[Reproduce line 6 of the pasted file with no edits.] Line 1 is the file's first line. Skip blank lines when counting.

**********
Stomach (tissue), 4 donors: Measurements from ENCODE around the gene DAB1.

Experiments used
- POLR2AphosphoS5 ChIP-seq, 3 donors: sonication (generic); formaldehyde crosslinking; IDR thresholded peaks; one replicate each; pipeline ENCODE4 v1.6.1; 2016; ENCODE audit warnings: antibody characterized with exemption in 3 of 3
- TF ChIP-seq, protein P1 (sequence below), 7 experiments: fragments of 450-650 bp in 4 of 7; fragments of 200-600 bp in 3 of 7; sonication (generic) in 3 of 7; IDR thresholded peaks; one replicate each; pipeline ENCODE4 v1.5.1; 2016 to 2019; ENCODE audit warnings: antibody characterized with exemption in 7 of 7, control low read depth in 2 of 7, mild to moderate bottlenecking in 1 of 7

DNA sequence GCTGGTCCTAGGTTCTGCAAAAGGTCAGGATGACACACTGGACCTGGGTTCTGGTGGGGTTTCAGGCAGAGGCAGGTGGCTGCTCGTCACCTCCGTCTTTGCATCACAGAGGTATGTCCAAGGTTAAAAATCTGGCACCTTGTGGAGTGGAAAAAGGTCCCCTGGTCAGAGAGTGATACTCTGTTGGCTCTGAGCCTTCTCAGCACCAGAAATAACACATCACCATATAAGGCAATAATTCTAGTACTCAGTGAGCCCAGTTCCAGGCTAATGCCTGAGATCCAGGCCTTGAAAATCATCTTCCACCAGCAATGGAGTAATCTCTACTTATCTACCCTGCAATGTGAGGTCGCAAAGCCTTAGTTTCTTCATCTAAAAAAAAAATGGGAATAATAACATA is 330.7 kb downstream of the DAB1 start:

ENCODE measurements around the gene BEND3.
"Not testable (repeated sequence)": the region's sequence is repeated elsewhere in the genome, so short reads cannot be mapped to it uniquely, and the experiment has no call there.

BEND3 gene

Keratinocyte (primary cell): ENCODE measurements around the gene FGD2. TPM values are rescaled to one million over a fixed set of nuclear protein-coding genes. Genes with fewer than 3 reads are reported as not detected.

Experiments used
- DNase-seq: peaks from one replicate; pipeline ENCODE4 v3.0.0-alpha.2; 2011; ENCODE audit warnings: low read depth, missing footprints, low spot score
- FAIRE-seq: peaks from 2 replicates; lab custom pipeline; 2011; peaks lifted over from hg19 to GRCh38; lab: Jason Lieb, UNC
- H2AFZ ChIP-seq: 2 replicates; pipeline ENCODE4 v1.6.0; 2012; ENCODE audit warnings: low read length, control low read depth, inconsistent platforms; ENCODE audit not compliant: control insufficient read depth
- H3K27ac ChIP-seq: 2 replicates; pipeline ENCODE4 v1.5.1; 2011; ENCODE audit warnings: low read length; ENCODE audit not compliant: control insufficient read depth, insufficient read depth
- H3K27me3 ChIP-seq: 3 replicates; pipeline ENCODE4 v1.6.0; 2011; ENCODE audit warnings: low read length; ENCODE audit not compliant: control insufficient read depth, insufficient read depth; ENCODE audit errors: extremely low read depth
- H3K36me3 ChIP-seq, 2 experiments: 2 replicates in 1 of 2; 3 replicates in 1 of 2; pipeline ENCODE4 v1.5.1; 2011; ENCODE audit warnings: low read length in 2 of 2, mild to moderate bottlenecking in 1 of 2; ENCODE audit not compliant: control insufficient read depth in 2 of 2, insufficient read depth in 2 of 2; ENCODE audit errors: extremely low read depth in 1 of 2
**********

ENCODE measurements around the gene BEND3.